Our friends from other areas of the US have been surprised by how we do things here in the South. My stepfather kept looking for the little pocketbook I should've had tied to my wrist so that guests at the dinner/reception could stuff money into it.

I don't really think one way is necessarily better than another -- just different.
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Old 01-17-2010, 07:50 AM
 
932 posts, read 2,733,360 times
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Originally Posted by skaternum View Post
I categorically reject this notion. One should not extend hospitality with the expectation that you will get back in cash or in kind the amount you spent on that hospitality. It is social hospitality, not a business deal where you calculate a cost-benefit analysis. If you want someone to attend your wedding, you invite them. Period. If you go to a wedding, you purchase a gift that is reflective of your financial status and your relationship with the people getting married. Period. Anything else cheapens the sentiment of hospitality and reduces the whole thing to a financial transaction. Yuck!
I totally agree! Talk about tacky. Also, If the average couple spent $50 per guest, there would be a lot less weddings. I've been to weddings on all ends of the spectrum, most spent less that $50.
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Old 01-17-2010, 07:51 AM
 
Location: The South
3,637 posts, read 5,021,962 times
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Quote:
Originally Posted by RDSLOTS View Post
So many traditions like this have gone by the wayside, LynchburgLover. It is how it was done when I was a bride, but I'm not sure it's done much today. I know I have been surprised to see gifts brought to the wedding in recent years, myself. We used the dining room -- the table, the buffet, extra small tables -- at home, to display the gifts, and I tucked the cards in with the presents. It was fun, and when people dropped-in, they could ooh-and-ahh over the lovely items. Because divorce was largely unheard of, and never talked about in polite circles, many pieces in my silver pattern arrived monogrammed, even.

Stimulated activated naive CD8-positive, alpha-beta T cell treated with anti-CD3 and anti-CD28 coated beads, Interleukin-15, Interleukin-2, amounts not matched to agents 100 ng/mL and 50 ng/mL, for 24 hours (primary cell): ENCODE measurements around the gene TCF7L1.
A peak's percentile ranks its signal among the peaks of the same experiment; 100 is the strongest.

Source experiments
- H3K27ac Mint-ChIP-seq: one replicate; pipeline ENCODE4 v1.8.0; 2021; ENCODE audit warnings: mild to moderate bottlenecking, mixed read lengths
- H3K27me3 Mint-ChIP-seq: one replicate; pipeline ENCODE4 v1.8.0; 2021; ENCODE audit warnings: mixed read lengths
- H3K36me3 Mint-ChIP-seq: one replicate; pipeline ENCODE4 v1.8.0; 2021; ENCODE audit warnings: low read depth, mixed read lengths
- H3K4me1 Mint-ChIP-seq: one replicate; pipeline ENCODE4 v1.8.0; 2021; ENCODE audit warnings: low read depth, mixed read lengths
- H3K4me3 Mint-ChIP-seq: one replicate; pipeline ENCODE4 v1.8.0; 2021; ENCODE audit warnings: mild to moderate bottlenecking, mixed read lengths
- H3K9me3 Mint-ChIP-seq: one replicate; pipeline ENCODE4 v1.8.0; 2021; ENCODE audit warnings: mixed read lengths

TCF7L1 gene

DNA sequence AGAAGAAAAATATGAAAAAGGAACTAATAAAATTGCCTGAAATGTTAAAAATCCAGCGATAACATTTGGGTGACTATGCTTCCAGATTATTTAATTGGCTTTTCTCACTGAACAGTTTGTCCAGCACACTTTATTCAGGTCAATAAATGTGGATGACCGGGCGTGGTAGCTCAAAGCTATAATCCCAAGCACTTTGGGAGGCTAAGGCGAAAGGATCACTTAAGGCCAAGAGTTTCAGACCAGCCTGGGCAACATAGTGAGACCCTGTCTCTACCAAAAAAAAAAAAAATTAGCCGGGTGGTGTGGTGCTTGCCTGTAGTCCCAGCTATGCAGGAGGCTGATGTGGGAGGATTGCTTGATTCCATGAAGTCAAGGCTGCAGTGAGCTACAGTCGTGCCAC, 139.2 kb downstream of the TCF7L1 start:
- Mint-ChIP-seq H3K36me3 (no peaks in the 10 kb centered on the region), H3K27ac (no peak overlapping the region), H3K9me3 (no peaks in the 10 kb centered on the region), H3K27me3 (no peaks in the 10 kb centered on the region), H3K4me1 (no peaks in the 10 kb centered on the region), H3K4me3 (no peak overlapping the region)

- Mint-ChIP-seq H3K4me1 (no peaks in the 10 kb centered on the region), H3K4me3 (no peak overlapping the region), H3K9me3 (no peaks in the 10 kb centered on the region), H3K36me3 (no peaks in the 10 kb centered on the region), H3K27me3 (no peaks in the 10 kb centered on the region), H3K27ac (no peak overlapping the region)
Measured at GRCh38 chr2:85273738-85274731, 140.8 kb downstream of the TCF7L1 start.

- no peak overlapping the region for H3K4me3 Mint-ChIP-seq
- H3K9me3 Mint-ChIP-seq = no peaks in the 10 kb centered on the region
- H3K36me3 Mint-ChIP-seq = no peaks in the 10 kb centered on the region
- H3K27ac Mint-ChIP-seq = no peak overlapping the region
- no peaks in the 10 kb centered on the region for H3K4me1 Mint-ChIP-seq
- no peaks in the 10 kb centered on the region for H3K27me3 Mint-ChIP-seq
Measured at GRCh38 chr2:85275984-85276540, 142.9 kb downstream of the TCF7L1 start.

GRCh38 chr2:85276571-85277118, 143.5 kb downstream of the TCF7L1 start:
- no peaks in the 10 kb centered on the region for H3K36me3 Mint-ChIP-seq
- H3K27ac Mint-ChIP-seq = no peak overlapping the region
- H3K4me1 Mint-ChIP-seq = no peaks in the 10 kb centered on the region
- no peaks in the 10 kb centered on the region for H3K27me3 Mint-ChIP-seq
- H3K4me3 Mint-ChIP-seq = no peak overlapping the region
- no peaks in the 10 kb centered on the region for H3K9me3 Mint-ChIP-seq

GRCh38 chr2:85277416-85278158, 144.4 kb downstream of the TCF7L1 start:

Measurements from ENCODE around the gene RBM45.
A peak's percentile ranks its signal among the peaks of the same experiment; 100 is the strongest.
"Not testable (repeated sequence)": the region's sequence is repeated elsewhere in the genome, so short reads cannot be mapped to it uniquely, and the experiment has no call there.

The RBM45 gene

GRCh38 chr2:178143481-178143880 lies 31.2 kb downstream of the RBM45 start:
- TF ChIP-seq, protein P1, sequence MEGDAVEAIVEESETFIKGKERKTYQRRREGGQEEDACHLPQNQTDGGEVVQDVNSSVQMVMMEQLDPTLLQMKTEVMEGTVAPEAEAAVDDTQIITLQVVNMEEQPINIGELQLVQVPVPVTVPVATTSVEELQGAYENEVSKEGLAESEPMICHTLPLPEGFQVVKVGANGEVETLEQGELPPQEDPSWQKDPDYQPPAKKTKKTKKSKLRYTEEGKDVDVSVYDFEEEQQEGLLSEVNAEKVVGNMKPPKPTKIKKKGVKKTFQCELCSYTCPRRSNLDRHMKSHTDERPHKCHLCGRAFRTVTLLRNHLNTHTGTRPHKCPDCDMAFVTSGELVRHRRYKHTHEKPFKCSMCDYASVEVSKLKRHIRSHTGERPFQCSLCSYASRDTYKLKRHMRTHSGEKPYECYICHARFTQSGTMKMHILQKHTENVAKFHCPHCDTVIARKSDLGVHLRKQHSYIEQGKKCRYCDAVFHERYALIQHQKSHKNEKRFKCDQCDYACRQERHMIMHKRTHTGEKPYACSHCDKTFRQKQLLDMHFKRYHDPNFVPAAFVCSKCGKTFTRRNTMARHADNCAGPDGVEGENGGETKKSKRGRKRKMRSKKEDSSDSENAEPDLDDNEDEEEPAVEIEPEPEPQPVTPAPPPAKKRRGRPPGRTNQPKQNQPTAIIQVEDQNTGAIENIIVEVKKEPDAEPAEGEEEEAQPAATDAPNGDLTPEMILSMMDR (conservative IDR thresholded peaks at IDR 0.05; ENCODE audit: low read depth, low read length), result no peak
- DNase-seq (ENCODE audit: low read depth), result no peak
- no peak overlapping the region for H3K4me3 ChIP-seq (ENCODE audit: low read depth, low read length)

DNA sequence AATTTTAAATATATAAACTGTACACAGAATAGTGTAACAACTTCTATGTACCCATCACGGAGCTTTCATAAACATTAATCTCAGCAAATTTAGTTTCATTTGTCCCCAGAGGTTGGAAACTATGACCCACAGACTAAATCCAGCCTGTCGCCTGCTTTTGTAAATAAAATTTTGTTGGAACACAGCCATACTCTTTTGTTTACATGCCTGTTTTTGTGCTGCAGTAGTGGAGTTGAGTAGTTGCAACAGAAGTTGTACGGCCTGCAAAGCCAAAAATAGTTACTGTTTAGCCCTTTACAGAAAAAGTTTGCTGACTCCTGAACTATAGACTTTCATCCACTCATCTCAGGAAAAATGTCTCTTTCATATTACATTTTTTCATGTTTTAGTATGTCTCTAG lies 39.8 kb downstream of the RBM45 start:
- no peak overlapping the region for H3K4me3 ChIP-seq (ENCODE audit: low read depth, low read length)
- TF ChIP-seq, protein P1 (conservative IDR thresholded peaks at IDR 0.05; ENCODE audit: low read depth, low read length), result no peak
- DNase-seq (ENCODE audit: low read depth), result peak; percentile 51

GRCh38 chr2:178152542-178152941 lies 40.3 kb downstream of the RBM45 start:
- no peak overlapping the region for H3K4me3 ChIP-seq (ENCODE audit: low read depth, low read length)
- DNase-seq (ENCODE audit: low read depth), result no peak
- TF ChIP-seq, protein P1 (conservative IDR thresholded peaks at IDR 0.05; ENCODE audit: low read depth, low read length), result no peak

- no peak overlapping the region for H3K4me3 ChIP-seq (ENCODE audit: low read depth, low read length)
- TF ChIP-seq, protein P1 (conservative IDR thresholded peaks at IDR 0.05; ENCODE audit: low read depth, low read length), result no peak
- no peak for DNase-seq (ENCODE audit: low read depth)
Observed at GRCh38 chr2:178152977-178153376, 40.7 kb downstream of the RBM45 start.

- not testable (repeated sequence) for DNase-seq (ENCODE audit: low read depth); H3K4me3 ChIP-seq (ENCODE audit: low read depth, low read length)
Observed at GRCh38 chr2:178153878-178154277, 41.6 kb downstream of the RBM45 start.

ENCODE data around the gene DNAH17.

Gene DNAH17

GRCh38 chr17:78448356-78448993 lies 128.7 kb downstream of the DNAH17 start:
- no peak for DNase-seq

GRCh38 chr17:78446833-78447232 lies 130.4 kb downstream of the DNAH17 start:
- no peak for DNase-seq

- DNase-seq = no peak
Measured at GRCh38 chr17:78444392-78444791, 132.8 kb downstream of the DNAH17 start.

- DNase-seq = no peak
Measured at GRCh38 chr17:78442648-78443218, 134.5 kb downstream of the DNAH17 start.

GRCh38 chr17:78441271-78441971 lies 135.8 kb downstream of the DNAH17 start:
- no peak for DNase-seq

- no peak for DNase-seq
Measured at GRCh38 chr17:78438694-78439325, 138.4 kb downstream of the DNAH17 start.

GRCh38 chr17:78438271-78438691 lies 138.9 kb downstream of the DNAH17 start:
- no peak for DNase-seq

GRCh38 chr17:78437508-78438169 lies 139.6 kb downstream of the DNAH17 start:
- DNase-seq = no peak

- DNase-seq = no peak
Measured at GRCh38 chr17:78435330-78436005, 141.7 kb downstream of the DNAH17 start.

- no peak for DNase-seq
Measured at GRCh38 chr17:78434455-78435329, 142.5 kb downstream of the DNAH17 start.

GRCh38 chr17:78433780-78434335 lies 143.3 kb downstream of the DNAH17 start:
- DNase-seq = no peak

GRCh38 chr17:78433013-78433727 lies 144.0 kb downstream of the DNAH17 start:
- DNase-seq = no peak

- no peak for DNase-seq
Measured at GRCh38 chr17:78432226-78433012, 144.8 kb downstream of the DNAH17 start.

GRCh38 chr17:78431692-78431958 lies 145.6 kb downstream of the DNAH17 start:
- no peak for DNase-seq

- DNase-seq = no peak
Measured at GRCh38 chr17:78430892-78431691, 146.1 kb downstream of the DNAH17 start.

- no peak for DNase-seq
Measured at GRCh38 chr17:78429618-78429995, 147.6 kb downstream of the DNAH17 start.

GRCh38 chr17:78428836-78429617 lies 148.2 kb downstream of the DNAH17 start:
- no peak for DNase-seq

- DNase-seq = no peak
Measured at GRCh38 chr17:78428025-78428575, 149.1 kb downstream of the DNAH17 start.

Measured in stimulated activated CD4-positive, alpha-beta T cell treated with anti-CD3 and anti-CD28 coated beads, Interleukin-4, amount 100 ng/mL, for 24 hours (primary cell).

Our friends from other areas of the US have been surprised by how we do things here in the South. My stepfather kept looking for the little pocketbook I should've had tied to my wrist so that guests at the dinner/reception could stuff money into it.

I don't really think one way is necessarily better than another -- just different.
Precisely! Hence the cultural tension you frequently see between Southerners and newcomers. When in Rome . . .
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Old 01-17-2010, 08:04 AM
jgb
 
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I don't think it's just between Southerners and others. There are lots of traditions and it's all changing, so no one know what to do anymore.

In the some cultures in past, people gave more substantial gifts for weddings. Things that held their value like silver or fine china. Things that you could sell for real $ if times were tight. Things you could pass down with zero depreciation.

Other cultures do money only gifts.

I have been surprised to have traveled very far to go an evening wedding reception in a relatively remote area only to be served a few tiny morsels of food (at dinner time), I thought we could count of a dinner (maybe not seated, but a dinner or some sort). I wasn't offended, but very very hungry and left looking for a Waffle House after it was all over.

It seems like it's pretty common these days for people's expectations to not be met one way or another. It's not that any one tradition is better or makes more sense, but there is no uniform way of doing things.

More and more, it's not even the brides parents who pay for the wedding -- that is probably pretty rare now. I think you will see fewer and fewer large lavish weddings, I don't think people throw them for the sole purpose of getting expensive gifts but the cheapness of gifts that are given probably doesn't encourage people to throw big receptions.

Then again, when so many people come from out of town and may be spending $1000 just to GET TO the wedding, it's understandable that they can't spend another hundred bucks on a gift . .

Times change.